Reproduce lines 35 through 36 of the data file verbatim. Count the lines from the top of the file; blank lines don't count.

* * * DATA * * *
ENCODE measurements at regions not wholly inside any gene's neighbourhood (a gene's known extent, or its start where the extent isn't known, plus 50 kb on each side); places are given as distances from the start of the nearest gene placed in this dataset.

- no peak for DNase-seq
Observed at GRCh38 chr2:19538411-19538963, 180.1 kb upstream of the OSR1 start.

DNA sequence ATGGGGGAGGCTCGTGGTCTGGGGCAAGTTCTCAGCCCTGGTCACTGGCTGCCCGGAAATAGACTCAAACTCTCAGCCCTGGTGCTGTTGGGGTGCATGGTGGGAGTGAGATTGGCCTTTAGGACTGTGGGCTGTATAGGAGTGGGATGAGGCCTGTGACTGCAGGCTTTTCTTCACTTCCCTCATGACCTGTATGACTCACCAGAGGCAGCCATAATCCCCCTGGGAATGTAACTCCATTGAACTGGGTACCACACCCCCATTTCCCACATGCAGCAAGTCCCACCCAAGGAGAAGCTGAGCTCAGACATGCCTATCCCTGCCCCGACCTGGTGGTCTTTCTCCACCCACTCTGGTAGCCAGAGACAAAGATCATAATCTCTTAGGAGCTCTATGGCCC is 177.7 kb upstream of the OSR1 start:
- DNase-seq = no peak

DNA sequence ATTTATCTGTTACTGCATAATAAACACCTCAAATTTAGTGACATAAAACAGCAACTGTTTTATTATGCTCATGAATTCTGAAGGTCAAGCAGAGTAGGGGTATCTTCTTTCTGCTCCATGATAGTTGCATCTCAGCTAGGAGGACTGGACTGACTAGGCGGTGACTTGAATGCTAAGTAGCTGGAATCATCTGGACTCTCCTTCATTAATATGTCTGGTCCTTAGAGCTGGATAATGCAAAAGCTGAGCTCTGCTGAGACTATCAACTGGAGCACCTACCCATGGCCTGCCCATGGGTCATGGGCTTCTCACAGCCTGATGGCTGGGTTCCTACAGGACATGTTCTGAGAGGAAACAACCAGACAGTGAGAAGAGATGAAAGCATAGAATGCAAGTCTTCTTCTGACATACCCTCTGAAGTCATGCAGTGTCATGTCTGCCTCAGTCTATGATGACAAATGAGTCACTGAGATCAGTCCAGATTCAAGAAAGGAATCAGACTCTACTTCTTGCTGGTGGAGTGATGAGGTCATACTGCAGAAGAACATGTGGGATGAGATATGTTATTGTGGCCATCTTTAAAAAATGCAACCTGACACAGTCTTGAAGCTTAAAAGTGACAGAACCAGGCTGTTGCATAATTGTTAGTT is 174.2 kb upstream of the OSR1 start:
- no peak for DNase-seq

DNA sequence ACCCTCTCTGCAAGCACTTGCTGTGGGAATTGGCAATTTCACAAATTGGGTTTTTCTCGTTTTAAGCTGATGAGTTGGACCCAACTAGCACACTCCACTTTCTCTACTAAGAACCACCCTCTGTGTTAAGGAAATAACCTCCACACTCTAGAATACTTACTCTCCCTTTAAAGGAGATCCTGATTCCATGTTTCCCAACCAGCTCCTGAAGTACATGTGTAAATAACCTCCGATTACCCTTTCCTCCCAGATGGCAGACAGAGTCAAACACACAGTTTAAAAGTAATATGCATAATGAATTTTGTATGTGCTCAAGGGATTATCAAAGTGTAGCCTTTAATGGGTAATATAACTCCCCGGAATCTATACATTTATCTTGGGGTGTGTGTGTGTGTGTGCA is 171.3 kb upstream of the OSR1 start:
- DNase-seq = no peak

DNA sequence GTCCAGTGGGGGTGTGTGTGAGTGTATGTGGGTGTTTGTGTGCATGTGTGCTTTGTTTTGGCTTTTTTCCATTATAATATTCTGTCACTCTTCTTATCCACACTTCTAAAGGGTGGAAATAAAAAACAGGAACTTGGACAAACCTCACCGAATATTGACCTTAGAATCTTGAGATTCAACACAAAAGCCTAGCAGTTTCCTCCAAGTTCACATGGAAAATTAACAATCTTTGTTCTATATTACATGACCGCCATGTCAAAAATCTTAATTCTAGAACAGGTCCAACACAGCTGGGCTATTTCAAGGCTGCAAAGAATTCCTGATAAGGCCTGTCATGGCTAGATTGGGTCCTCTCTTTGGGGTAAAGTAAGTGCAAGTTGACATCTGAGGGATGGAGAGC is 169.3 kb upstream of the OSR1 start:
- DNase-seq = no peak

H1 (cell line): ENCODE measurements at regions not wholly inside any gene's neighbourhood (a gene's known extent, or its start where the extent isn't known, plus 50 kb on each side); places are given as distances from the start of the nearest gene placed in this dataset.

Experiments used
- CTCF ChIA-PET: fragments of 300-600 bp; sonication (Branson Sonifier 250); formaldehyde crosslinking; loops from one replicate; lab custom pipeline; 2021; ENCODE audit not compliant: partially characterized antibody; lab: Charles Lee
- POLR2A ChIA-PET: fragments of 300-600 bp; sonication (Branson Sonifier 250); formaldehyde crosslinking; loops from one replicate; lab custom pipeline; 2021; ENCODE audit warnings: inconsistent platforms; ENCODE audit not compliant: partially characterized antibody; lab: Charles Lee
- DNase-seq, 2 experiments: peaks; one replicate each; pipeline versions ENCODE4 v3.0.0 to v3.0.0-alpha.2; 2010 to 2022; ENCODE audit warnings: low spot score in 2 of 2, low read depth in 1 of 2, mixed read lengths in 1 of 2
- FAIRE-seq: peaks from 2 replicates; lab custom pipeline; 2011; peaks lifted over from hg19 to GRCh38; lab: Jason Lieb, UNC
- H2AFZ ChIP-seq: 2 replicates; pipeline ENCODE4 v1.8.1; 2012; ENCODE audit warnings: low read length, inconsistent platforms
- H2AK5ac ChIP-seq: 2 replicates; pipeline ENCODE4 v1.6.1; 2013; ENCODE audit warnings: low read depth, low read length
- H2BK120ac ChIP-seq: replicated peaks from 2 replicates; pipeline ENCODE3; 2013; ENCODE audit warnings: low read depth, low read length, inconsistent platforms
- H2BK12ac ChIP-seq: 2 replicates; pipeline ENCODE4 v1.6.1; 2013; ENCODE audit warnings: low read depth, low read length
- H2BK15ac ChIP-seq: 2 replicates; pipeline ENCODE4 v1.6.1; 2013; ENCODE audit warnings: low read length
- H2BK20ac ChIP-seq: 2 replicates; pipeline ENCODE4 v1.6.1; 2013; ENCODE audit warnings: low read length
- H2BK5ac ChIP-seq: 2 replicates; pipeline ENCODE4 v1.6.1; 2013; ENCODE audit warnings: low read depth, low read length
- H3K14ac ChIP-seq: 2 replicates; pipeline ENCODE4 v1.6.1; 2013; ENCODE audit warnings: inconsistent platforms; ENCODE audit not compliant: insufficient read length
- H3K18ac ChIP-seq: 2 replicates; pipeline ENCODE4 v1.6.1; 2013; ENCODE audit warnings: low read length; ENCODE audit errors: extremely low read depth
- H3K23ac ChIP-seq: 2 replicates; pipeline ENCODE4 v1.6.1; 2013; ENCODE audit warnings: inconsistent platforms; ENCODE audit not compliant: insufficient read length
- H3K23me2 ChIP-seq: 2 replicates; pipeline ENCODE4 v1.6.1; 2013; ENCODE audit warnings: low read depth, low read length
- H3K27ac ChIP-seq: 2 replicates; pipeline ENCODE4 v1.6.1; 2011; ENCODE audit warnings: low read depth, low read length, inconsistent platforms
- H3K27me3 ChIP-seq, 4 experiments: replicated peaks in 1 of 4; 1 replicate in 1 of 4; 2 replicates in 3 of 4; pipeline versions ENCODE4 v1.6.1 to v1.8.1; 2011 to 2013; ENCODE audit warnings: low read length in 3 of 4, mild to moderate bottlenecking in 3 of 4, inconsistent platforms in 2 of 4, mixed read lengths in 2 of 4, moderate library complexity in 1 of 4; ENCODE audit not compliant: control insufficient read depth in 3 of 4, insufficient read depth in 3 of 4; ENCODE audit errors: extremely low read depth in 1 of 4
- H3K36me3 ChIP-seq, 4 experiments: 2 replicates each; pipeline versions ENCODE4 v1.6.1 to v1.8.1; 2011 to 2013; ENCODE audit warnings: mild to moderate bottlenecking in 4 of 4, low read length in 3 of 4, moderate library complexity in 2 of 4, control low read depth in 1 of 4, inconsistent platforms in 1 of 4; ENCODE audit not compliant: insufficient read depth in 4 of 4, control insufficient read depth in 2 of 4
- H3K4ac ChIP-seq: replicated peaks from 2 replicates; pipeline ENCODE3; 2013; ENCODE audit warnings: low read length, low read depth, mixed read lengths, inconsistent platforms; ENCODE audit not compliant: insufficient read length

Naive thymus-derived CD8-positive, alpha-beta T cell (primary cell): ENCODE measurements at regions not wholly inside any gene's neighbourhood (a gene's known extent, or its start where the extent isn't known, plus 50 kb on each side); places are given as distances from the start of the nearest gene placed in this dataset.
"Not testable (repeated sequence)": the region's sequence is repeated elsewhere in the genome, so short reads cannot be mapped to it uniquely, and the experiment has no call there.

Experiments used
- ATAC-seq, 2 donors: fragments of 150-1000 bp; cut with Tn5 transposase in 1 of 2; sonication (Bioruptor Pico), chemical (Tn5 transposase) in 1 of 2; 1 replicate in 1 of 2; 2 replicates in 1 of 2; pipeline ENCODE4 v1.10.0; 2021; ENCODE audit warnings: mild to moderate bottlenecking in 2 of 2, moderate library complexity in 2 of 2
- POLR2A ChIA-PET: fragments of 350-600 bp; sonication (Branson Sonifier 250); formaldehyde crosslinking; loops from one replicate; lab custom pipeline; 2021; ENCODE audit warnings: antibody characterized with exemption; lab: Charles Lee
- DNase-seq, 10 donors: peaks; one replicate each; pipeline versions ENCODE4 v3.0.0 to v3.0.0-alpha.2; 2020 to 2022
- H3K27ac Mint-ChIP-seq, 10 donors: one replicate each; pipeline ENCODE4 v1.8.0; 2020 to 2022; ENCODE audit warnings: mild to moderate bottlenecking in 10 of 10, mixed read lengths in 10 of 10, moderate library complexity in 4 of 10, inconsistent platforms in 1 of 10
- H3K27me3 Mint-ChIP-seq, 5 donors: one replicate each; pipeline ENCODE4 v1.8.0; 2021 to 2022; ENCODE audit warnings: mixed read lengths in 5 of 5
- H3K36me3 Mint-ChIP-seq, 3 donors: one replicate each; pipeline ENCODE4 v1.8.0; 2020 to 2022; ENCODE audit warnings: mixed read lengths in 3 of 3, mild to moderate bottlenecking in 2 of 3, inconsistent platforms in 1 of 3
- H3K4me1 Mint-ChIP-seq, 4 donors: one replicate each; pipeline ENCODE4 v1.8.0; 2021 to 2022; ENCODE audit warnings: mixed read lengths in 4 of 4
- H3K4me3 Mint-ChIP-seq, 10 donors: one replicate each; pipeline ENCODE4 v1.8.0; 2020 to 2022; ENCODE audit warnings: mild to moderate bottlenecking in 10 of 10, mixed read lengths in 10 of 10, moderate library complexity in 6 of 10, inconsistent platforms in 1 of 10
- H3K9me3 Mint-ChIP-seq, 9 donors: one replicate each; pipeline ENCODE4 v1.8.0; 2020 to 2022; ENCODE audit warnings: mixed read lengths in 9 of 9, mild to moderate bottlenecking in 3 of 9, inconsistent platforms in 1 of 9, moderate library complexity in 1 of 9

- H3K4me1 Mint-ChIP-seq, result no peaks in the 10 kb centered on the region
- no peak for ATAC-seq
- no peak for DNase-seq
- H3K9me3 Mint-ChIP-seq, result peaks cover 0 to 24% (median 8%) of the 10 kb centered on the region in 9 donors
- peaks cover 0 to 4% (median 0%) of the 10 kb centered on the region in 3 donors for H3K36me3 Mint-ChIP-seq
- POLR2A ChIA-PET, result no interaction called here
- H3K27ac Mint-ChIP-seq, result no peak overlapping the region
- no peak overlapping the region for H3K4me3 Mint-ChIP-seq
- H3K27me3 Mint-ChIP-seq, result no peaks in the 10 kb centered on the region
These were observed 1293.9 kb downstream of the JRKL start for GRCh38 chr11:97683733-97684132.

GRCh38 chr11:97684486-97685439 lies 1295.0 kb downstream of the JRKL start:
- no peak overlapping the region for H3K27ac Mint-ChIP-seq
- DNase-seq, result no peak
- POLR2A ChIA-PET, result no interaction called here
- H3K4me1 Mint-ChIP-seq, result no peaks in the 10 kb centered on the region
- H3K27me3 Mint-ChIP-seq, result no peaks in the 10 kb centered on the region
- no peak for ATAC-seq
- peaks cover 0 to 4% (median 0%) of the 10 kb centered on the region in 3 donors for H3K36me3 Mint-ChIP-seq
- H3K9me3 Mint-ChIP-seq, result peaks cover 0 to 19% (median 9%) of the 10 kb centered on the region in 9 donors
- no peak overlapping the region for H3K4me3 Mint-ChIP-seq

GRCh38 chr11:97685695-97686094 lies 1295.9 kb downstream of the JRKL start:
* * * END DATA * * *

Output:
Experiments used
- ATAC-seq, 2 donors: fragments of 150-1000 bp; cut with Tn5 transposase in 1 of 2; sonication (Bioruptor Pico), chemical (Tn5 transposase) in 1 of 2; 1 replicate in 1 of 2; 2 replicates in 1 of 2; pipeline ENCODE4 v1.10.0; 2021; ENCODE audit warnings: mild to moderate bottlenecking in 2 of 2, moderate library complexity in 2 of 2